Maquina Lectora

Notes of a curious mind

Tag: history

Homo Deus by Yoval Noah Harari

It took me a while, but it was definitely worth it !

An insightful, intelligent and witty book.  Yoval Noah Harari suggests that as science is converging on an all-encompassing dogma, which says that organisms are algorithms and life is data processing, human nature will be transformed because intelligence will be uncoupled from consciousness. The advances in sciences, more specific to neurosciences, nanotechnology and computer science, will change fundamentally the society, politics and our daily lives.


Who are we and how did we get here?

Some books can follow you around. That appeared to have happened in the past few months with Yuval Noah Harari’s Sapiens: A Brief History of Humankind  (HarperCollins). It just seemed to be popping up everywhere.

I got curious and before long, I placed a reservation request to the library. The moment I got my hands on it, I got engrossed, immediately. Sapiens, is an extraordinary and provocative book, often funny and wonderfully written.  Its scope is ambitious, it traces the evolution of our species from the rise of our ancient and insignificant ancestors, around 70,000 years ago, when Sapiens “started doing very special things,” to our current place in the modern, technological age of the twenty-first century.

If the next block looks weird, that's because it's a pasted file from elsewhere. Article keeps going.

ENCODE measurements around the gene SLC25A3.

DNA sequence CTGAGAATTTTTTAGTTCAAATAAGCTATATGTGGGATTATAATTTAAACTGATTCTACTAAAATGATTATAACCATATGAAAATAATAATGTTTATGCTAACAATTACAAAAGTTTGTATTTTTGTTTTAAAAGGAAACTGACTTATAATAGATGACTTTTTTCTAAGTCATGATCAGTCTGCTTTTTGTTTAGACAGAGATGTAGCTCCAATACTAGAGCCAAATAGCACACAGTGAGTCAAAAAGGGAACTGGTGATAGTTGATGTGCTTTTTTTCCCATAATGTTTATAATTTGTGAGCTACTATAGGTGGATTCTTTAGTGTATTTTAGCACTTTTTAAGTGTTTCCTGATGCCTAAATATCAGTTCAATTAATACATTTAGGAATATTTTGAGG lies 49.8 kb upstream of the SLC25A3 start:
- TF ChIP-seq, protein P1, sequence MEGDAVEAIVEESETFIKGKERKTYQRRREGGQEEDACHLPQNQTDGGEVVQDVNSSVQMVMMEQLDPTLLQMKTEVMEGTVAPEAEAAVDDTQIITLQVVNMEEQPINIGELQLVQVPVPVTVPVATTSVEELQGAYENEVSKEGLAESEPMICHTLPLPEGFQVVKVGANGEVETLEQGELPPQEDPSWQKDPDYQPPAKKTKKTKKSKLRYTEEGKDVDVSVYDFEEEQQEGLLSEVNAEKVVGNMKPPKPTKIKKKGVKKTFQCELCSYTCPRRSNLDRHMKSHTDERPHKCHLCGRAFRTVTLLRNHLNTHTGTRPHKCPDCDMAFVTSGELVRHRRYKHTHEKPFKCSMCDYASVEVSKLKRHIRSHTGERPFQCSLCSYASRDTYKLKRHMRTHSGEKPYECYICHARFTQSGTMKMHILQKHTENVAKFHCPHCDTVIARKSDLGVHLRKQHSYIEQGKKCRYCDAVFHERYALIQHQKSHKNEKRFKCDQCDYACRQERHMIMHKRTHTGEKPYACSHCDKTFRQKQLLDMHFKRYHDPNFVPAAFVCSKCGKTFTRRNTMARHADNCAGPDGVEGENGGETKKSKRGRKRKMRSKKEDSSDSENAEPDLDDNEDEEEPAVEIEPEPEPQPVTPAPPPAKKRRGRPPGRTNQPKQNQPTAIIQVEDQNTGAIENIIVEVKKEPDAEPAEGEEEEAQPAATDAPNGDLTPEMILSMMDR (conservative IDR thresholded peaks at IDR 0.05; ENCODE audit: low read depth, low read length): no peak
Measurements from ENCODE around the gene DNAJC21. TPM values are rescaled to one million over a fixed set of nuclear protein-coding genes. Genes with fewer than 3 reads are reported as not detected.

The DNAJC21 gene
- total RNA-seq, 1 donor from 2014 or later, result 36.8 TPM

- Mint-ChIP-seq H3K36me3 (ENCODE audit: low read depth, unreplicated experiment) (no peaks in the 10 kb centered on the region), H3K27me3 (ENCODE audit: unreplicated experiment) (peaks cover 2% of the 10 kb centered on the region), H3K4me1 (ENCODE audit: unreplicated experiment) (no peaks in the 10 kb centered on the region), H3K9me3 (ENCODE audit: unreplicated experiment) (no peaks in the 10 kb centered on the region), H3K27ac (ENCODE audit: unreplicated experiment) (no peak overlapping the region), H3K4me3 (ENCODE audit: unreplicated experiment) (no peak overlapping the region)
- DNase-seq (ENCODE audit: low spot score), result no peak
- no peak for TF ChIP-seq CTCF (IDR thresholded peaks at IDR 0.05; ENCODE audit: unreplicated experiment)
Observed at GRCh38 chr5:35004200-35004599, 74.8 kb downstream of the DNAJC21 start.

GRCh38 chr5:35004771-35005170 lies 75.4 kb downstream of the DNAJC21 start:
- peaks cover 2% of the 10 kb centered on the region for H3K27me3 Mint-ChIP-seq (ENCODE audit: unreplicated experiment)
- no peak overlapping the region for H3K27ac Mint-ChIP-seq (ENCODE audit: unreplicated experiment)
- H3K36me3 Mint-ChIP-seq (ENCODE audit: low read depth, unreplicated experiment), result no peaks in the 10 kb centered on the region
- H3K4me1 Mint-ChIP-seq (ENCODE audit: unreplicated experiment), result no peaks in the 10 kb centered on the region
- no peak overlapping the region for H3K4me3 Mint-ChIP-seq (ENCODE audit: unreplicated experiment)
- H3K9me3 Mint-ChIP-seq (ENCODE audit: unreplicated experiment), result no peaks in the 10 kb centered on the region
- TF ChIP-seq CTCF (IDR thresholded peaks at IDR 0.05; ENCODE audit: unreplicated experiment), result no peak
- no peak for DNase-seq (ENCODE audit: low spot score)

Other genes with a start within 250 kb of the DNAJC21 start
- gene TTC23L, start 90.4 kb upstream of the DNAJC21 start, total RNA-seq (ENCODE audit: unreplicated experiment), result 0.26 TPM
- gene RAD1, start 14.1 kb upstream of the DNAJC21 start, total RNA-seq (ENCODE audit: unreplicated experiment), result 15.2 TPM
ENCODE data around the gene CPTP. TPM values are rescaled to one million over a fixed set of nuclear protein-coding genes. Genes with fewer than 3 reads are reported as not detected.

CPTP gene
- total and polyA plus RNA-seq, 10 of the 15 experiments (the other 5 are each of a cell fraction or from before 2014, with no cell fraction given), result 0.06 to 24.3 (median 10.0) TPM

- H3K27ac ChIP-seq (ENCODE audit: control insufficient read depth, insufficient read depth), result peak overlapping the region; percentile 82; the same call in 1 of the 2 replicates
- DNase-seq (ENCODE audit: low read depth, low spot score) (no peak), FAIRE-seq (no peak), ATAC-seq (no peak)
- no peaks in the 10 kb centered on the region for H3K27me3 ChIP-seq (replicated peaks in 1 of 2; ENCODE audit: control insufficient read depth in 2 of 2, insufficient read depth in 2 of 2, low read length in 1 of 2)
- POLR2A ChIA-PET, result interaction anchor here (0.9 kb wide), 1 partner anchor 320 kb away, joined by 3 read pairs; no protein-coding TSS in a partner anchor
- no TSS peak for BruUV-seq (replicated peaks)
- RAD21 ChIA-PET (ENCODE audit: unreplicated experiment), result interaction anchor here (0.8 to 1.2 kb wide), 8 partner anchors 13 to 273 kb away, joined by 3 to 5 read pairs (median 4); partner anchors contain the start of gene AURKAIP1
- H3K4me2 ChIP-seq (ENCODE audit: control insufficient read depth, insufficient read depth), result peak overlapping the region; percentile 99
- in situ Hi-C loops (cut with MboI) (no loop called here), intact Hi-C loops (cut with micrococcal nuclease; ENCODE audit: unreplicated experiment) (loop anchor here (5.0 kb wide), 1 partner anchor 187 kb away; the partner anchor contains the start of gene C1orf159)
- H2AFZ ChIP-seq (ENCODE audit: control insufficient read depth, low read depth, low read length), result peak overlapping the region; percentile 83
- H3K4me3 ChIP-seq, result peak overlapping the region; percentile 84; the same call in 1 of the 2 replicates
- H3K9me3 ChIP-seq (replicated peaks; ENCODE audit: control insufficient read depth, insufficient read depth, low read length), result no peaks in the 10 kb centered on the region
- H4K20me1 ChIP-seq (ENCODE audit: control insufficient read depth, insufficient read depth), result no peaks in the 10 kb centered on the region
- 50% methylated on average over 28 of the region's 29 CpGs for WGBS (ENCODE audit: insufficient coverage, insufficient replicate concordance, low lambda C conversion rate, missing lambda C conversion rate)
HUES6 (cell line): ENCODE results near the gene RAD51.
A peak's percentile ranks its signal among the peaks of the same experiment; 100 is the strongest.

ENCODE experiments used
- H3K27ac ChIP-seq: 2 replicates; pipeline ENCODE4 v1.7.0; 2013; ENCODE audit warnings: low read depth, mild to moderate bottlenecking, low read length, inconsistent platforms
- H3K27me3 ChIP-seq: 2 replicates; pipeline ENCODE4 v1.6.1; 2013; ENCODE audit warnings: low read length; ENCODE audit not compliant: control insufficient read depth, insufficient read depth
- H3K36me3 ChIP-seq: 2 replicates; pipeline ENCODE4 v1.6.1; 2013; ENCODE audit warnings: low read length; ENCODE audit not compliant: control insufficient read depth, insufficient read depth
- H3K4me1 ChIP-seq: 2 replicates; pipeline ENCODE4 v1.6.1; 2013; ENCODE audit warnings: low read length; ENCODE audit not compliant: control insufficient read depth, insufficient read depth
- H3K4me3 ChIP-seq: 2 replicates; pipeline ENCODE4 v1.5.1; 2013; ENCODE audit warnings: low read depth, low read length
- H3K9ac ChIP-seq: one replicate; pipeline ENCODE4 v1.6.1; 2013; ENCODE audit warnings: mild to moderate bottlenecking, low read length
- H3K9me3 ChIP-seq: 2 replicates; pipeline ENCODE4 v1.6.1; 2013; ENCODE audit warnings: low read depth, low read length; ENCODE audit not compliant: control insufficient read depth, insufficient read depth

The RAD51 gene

SapiensIn his book, Yuval Noah Harari, a professor of history at the Hebrew University of Jerusalem, attempts to answer how we did it, how humans succeeded to become the most significant species, to basically rule the planet Earth. His thesis is that Homo Sapiens has succeeded to become the dominant species and control the world because of his ability to cooperate flexibly in very big numbers. Humans are the only animals that can do that. Using their imagination, they are able to create imaginative realities, such as religions, empires, states, ideologies, companies, human rights, and money.  The latter is the most important story ever, because it has enabled humans to construct complex and sophisticated economic cooperative networks.